Why Feedback After an Interview Is Essential
4 weeks ago - Mark Ashton
A common complaint from candidates and recruiters right now is the lack of, if any feedback that is received following an interview. Understandably, not every employer has the time to respond to each CV that is submitted to them; but if a candidate has attended an interview, feedback is the very least that is expected.
I’m always surprised at how many people come to me and tell me they didn’t understand why they weren’t successful for a role because they received zero feedback.
Purely from my own perspective as a recruitment consultant, it’s the very least I can offer to a candidate who has taken the time to get prepared, travel and attend an interview with a prospective employer.
Right now, there is a campaign which is slowly gaining traction that I would like to bring your attention to. It’s called #fightforfeedback and has recently received much-needed and deserved TV Coverage on both BBC Breakfast and Sky Sunrise.
HR and Hiring Managers are Busy People
I get it. I know just how demanding a job in HR can be. Especially when there is recruitment going on within a business. There are CV’s galore, screenings, the interviews themselves, review meetings with management and of course, all of your other day-to-day HR functions that still need to be squeezed in as well.
However, there are many reasons why it is so very important to provide feedback after an interview; either to a recruitment consultant or to the candidate directly.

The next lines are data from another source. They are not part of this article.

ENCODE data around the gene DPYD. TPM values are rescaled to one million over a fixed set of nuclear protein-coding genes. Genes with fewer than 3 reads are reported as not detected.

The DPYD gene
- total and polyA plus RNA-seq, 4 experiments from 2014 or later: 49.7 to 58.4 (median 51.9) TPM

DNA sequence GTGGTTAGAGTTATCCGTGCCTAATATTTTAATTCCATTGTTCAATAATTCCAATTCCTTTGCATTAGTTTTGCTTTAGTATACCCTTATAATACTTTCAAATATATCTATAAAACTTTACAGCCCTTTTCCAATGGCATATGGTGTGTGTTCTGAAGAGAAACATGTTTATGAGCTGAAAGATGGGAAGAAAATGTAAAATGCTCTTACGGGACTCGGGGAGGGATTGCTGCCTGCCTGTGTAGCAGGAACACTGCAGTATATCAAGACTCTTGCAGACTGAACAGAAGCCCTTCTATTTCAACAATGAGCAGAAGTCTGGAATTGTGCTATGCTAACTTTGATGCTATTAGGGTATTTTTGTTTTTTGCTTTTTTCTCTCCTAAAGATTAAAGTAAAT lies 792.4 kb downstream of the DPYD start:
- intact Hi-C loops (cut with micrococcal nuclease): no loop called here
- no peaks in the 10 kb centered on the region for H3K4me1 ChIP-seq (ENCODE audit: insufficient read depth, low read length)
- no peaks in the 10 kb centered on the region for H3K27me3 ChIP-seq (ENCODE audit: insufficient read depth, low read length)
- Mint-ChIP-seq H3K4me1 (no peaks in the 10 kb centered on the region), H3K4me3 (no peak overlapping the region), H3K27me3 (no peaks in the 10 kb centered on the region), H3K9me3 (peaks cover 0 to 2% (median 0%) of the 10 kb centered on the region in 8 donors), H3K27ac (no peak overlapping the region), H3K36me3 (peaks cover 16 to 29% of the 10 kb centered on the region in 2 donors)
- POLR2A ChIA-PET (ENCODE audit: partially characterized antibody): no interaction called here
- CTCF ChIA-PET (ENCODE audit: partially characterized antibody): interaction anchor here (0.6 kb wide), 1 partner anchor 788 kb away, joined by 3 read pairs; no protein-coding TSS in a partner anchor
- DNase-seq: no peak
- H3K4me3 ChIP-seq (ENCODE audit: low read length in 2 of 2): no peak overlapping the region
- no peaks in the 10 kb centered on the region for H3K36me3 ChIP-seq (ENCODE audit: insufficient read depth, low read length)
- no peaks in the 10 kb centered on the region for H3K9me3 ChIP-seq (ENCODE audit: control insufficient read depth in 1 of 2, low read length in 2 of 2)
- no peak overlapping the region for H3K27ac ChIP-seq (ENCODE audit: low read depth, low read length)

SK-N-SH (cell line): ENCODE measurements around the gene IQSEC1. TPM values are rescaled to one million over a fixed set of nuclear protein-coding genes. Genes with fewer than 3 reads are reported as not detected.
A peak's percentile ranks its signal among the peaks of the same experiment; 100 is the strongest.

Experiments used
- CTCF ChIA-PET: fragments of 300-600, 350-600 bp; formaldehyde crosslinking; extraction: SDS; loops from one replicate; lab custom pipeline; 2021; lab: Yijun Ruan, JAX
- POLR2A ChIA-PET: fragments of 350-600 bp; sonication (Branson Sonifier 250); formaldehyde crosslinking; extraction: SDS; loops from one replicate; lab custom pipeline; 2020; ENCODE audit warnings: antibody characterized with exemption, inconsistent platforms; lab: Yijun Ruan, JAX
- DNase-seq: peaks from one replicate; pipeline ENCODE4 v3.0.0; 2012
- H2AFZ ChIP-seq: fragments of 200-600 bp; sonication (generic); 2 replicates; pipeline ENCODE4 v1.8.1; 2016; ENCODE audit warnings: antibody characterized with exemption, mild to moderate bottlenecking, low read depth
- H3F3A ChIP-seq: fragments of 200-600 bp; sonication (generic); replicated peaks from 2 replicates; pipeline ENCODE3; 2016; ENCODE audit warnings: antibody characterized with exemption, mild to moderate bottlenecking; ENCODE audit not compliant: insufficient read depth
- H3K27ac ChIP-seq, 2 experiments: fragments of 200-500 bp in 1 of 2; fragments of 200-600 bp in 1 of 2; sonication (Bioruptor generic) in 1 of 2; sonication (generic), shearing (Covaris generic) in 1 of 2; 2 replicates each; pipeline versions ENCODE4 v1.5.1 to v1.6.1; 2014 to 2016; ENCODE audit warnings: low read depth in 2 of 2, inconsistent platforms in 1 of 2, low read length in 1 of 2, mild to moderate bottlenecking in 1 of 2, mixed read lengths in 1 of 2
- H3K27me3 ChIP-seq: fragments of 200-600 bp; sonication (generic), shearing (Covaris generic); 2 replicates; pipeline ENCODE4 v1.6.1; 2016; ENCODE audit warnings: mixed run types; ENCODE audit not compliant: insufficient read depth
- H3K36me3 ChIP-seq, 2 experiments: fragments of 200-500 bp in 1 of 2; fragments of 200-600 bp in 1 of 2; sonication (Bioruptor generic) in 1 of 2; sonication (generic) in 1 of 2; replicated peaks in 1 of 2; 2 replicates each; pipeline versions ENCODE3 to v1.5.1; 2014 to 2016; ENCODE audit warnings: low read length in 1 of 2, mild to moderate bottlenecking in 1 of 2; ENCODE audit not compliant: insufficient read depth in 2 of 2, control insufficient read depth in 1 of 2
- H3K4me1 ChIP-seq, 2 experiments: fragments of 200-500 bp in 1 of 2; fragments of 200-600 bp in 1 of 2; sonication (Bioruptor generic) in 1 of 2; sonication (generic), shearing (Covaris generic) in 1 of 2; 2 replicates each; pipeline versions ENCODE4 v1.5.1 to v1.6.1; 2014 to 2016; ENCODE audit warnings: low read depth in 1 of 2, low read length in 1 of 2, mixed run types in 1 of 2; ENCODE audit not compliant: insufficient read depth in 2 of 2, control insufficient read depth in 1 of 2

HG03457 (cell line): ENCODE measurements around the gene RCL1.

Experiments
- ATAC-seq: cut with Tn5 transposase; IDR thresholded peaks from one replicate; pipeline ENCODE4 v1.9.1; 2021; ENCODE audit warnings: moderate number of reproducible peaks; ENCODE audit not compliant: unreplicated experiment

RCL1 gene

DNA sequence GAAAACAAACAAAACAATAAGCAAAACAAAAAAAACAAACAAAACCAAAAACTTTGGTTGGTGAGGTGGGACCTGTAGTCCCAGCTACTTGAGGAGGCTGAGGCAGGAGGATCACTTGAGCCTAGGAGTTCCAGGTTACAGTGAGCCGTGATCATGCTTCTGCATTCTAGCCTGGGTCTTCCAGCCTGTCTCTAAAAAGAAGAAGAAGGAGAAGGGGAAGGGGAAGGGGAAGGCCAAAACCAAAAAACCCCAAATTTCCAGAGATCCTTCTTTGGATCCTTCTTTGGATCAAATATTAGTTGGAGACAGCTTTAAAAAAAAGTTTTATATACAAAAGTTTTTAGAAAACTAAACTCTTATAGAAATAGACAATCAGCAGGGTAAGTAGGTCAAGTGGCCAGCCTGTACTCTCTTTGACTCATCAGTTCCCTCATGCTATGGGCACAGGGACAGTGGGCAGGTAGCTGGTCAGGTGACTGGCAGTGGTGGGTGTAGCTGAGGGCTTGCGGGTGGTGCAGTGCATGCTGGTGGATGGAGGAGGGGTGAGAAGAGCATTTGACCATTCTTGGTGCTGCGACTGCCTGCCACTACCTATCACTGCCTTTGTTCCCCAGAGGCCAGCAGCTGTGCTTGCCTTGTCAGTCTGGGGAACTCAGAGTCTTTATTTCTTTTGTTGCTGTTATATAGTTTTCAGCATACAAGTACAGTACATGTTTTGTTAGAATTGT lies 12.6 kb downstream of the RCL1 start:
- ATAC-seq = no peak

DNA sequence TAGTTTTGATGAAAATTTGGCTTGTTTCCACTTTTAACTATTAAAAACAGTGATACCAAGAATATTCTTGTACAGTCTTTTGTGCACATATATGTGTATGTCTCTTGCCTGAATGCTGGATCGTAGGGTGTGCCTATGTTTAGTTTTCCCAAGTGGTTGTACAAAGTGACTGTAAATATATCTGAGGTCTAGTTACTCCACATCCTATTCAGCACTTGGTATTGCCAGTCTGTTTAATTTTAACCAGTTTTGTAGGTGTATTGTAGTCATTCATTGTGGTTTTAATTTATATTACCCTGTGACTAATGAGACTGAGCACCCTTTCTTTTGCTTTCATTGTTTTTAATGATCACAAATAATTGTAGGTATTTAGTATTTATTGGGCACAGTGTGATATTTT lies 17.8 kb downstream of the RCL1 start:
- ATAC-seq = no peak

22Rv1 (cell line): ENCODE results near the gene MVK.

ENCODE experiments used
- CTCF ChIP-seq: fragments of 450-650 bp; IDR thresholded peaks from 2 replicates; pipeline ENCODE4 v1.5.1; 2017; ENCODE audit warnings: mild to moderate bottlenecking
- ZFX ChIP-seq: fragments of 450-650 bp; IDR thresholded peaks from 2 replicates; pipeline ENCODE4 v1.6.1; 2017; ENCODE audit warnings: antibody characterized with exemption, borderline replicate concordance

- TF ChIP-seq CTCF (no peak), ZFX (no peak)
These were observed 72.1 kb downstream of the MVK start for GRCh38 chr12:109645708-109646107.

The Importance of Recruitment Consultants in the Feedback Process
One of the benefits of working with a recruitment consultant is that very often; we will deliver the rejection message on your behalf. With feedback, we stand a realistic chance of helping the candidate to develop the areas in which they appeared to fall short in. With feedback, we can motivate them and help them to understand why this particular match wasn’t meant to be.
But wait, there’s more.
Give a Good Impression of your Business
All employers want to attract the best people. You want and need the right people in the right jobs. In order to secure this talent, your reputation is critical. As happens all too often, negative feedback can spread, and with the prominence of the Internet and social media; it is even more important to maintain a positive brand image, at all times. If a candidate is not suitable for a specific role they have applied for, this doesn’t always mean they will be unsuccessful in the future for a different role for your business. Keeping them connected with your business is key.
If someone has a bad interview or application experience, they WILL tell others about this. It is a far better approach to invest a small amount of time, to give them or their recruitment consultant specific feedback about why they didn’t get the role. This will ensure that they remember the positive application and feedback process, and exit the process knowing a little about why they didn’t get this role. This means that should another role come up in the future, to which they could be better suited to; they do not overlook it because of a negative interview or application experience.